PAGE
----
Glow Season 2 Review: There’s No Sophomore Slump Here

Photo: Courtesy of Netflix.
Glow season 1, a candy-colored feminist joyride, is all about getting to know the Gorgeous Ladies Of Wrestling and the bumbling men around them. Most of that introduction is centered around G.L.O.W.'s, the show-within-a-show, greatest adversaries: longtime friends Ruth Wilder (Brie) and Debbie Eagan (Betty Gilpin). Ruth slept with Debbie’s husband. Debbie, a former soap star, took the lead in G.L.O.W., which Ruth was working on first. Drama, wrestling, and the dark side of female friendship ensues.
In season 2, however, we already know these women, their issues, and the entire Glow cast of characters. And, they already know how to wrestle. So, the series can really explore what happens when a bunch of women are forced to truly play into their greatest stereotype to succeed. Ruth has to play the villainous Zoya The Destroyer because, with her mousy brown waves and feminist rhetoric, no decision-maker in 1980s Los Angeles wants to see her as a lead. For the creepy boys club of Hollywood, an outspoken woman like Ruth, who's also lacking bombshell curves, is a literal bad guy (gal?). Beautiful, blonde Debbie, on the other hand, gives her all to play the fair-haired American sweetheart and perfect hero Liberty Belle… all while the wrestler’s in-process divorce wreaks havoc on her life outside of the ring.
While Ruth and Debbie’s tension with the characters they’re forced to play is an important part of season 2, one of the new season's best developments is watching its women of color grapple with the roles they must embody to succeed. The results run the gamut between hilarious and heartbreaking.
Arthie Premkumar (Sunita Mani) is a dorky, harmless beanpole who’s afraid to talk about sex. Yet, as a woman with brown skin, she is made to play Beirut The Mad Bomber, a gun-slinging terrorist, in G.L.O.W. For the record, the actress playing Arthie is Indian-American, while Beirut is in Lebanon, at least 4,000 miles away from India. Even the racism on G.L.O.W. is hacky. While Arthie is desperate to shed her offensive wrestler persona, her plan goes awry in a way the reflects the double standards women of color are often saddled with.
Similarly, one of Glow’s stand-out arcs goes to Tammé Dawson, the middle-aged, plus-size Black woman who plays a wrestler named Welfare Queen. In her real life, Tammé is a hard worker and proud mother to a child with a promising future. In the ring, she is exactly the trope of a woman Ronald Reagan vilified in the 1970s and ‘80s: lazy, stubbornly rude, and living the fur-coated high life while bilking the government of public funds. You know, a derogatory caricature of Black women that still influences racist opinions today. Watching Tammé’s two worlds eventually collide in a way we won't spoil is one of the most powerful lasting images of the season.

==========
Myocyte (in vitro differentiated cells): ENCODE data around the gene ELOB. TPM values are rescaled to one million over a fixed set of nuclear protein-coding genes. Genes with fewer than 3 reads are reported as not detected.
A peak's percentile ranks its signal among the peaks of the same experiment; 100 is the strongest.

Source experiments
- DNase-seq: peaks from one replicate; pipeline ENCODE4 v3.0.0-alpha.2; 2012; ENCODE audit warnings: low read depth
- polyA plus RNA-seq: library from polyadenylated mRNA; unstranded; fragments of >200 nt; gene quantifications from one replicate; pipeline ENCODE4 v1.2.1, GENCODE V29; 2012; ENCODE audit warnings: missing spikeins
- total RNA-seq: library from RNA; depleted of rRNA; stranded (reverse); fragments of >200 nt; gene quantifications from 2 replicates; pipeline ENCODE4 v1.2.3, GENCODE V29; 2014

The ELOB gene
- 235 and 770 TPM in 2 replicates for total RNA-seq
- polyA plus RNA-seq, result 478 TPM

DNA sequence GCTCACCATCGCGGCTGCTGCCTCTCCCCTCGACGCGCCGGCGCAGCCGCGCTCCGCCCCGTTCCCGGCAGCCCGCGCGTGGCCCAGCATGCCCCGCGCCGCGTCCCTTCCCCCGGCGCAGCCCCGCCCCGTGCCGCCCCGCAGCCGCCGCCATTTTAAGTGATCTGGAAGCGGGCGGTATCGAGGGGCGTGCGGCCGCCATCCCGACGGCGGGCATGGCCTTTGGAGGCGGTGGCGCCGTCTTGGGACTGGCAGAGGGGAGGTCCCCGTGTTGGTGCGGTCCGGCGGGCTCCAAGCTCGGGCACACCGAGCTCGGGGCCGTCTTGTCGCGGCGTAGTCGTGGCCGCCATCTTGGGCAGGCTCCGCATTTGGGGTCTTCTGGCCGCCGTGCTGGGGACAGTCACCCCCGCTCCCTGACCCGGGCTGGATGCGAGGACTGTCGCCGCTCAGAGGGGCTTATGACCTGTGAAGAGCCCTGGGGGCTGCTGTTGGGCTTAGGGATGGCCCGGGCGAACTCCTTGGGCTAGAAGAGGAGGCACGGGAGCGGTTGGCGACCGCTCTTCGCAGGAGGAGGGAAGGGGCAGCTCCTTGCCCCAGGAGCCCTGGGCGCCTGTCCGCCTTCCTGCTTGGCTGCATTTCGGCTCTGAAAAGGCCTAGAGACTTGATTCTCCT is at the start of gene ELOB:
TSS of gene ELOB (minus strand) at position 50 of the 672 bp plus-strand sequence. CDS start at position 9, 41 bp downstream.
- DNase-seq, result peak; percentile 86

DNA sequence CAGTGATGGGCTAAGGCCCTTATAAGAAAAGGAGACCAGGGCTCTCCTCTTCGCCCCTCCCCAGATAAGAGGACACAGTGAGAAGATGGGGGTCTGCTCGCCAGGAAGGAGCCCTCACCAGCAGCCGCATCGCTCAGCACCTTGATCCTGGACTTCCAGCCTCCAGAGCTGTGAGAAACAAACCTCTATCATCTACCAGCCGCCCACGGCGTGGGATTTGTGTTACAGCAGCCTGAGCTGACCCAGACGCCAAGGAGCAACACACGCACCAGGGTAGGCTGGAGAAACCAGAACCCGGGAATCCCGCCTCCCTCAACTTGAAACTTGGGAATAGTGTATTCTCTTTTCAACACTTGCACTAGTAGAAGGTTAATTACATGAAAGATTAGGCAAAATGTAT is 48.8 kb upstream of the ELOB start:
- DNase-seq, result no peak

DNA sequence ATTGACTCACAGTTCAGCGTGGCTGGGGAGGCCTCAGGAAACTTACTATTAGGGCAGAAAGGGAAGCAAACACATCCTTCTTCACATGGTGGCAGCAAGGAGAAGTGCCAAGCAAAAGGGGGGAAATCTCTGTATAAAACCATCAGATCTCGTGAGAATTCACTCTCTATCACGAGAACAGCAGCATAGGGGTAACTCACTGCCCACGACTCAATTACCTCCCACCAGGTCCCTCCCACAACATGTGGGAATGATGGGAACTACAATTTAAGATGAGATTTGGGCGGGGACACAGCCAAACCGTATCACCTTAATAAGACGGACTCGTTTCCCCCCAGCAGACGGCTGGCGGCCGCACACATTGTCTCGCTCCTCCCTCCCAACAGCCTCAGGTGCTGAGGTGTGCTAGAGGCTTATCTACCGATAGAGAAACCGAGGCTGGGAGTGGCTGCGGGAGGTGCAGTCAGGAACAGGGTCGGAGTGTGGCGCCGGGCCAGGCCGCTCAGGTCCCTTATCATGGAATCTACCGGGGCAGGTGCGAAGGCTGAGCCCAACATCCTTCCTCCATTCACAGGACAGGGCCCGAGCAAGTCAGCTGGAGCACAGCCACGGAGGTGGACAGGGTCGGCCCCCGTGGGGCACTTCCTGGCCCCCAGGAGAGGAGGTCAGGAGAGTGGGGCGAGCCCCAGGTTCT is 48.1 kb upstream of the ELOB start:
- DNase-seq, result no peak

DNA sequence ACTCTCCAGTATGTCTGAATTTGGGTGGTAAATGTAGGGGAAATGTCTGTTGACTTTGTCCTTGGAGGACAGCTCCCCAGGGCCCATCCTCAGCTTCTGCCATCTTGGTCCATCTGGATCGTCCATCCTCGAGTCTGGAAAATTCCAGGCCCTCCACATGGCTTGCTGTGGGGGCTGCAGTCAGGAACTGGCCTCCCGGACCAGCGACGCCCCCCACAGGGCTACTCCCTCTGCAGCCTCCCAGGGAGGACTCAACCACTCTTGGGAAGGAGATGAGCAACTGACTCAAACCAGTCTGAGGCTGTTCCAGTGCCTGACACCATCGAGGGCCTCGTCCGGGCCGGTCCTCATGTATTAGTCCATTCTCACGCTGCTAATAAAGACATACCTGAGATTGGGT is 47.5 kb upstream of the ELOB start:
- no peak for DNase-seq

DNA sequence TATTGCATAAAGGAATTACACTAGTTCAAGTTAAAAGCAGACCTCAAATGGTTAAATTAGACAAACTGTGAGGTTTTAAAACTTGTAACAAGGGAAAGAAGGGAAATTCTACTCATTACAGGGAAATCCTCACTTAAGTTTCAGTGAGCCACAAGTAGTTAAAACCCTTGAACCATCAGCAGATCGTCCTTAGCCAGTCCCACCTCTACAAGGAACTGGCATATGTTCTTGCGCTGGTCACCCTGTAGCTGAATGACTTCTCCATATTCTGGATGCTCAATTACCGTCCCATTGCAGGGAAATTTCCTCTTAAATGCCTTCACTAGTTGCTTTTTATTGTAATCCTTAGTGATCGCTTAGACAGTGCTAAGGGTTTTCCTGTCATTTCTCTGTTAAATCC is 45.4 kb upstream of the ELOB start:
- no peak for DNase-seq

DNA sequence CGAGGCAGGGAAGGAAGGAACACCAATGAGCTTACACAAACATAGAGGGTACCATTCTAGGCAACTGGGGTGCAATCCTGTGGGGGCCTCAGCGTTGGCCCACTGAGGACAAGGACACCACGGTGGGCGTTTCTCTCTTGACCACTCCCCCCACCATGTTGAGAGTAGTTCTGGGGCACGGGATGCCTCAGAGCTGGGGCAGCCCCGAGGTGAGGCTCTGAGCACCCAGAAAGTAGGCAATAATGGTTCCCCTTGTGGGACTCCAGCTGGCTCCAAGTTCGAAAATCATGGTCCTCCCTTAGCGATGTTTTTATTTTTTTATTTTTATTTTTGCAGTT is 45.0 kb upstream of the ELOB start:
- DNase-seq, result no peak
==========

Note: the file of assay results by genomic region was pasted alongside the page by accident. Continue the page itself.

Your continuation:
Amid all of the hard-hitting racial statements of Glow 2.0 you'll find a general message of how hard it is for women to thrive in the workplace. Stereotyping isn’t the only form of disrespect these gorgeous ladies of wrestling have to battle. Throughout the season, the issues range from unwittingly rude behavior — when the boys club has been business as usual for decades, you don’t actually see a problem with the boys club — to purposeful disregard, to willful manipulation that could very easily escalate to assault. It’s obvious Glow’s writers are very aware of #MeToo and want to put a 1980s lens on the feminist movement. This is because things that seem awful in 2018 were simply called “the way things are” back in the day.
Yet, all of Glow season 2 isn’t a depressing slog of harassment and racial bias. Rather, the dramedy leans even further into the “comedy” half of that moniker this time around. One late-in-the-season episode is filled with so many comical bits, I couldn’t stop smiling as I watched it. Another episode manages to make a situation that should be very, very stressful very, very funny instead. We can thank the entire ensemble for both of those achievements, as they are simply a funny group of people. Director Sam Sylvia (Marc Maron) grouches his way through being a put-upon dad (hey, remember Justine?). Melanie “Melrose” Rosen (Jackie Tohn) is a quip machine who proves to have real heart hiding beneath all that Aqua Net and Spandex. Hilarious new addition Yolanda (Shakira Barrera) makes everyone in her orbit even funnier. Sheila (Gayle Rankin) is a wolf.
This is a fun crew to hang out with. The kind of crew worth one glorious weekend binge.
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